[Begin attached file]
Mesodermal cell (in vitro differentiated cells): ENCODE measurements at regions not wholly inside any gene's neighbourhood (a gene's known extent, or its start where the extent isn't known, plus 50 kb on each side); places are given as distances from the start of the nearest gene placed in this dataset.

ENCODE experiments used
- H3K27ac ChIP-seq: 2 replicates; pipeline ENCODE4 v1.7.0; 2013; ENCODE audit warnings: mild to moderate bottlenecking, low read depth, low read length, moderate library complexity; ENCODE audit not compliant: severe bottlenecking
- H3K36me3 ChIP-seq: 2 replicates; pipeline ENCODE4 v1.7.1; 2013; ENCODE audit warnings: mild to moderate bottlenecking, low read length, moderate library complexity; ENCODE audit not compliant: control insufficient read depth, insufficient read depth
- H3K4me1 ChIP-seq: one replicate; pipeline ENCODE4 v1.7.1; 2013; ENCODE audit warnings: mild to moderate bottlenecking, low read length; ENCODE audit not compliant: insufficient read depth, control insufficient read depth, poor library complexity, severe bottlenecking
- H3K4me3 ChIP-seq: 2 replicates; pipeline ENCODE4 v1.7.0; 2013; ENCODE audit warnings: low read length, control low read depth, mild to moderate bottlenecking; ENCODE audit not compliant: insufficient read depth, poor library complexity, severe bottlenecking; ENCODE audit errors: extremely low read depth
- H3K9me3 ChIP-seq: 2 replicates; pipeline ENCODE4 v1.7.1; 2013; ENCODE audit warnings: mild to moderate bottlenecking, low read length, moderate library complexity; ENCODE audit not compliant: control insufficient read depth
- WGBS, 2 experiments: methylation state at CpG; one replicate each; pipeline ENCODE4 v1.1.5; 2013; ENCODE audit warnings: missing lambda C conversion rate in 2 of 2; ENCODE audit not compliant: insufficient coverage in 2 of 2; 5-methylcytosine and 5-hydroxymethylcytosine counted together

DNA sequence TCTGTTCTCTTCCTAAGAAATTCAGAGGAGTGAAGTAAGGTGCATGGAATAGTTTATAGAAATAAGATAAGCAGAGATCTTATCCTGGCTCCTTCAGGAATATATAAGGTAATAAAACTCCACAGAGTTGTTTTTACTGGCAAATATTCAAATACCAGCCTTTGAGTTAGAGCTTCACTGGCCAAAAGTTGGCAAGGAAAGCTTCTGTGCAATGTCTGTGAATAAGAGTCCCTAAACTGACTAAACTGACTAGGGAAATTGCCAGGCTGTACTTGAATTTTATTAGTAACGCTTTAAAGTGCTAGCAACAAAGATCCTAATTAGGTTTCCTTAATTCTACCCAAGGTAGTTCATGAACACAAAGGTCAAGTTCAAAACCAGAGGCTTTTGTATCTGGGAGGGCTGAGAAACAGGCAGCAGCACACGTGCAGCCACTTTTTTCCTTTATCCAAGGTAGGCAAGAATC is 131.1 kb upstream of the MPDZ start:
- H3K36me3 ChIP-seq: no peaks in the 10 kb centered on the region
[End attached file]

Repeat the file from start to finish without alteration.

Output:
Mesodermal cell (in vitro differentiated cells): ENCODE measurements at regions not wholly inside any gene's neighbourhood (a gene's known extent, or its start where the extent isn't known, plus 50 kb on each side); places are given as distances from the start of the nearest gene placed in this dataset.

ENCODE experiments used
- H3K27ac ChIP-seq: 2 replicates; pipeline ENCODE4 v1.7.0; 2013; ENCODE audit warnings: mild to moderate bottlenecking, low read depth, low read length, moderate library complexity; ENCODE audit not compliant: severe bottlenecking
- H3K36me3 ChIP-seq: 2 replicates; pipeline ENCODE4 v1.7.1; 2013; ENCODE audit warnings: mild to moderate bottlenecking, low read length, moderate library complexity; ENCODE audit not compliant: control insufficient read depth, insufficient read depth
- H3K4me1 ChIP-seq: one replicate; pipeline ENCODE4 v1.7.1; 2013; ENCODE audit warnings: mild to moderate bottlenecking, low read length; ENCODE audit not compliant: insufficient read depth, control insufficient read depth, poor library complexity, severe bottlenecking
- H3K4me3 ChIP-seq: 2 replicates; pipeline ENCODE4 v1.7.0; 2013; ENCODE audit warnings: low read length, control low read depth, mild to moderate bottlenecking; ENCODE audit not compliant: insufficient read depth, poor library complexity, severe bottlenecking; ENCODE audit errors: extremely low read depth
- H3K9me3 ChIP-seq: 2 replicates; pipeline ENCODE4 v1.7.1; 2013; ENCODE audit warnings: mild to moderate bottlenecking, low read length, moderate library complexity; ENCODE audit not compliant: control insufficient read depth
- WGBS, 2 experiments: methylation state at CpG; one replicate each; pipeline ENCODE4 v1.1.5; 2013; ENCODE audit warnings: missing lambda C conversion rate in 2 of 2; ENCODE audit not compliant: insufficient coverage in 2 of 2; 5-methylcytosine and 5-hydroxymethylcytosine counted together

DNA sequence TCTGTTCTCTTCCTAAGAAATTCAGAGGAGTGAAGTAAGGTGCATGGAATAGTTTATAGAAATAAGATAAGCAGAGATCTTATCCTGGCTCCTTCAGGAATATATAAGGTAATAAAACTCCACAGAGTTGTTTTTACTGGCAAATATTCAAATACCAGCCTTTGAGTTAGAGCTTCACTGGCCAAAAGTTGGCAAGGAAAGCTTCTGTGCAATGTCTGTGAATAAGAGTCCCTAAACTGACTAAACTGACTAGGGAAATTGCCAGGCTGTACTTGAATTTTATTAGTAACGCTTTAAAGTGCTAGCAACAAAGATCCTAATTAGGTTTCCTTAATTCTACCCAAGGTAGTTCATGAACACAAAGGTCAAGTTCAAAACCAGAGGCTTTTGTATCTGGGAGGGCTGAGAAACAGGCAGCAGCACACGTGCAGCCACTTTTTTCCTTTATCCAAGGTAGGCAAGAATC is 131.1 kb upstream of the MPDZ start:
- H3K36me3 ChIP-seq: no peaks in the 10 kb centered on the region